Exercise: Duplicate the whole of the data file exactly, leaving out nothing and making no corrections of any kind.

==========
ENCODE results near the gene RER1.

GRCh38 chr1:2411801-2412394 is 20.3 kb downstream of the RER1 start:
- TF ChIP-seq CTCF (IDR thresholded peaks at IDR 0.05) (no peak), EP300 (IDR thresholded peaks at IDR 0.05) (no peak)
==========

ENCODE results near the gene RER1.

GRCh38 chr1:2411801-2412394 is 20.3 kb downstream of the RER1 start:
- TF ChIP-seq CTCF (IDR thresholded peaks at IDR 0.05) (no peak), EP300 (IDR thresholded peaks at IDR 0.05) (no peak)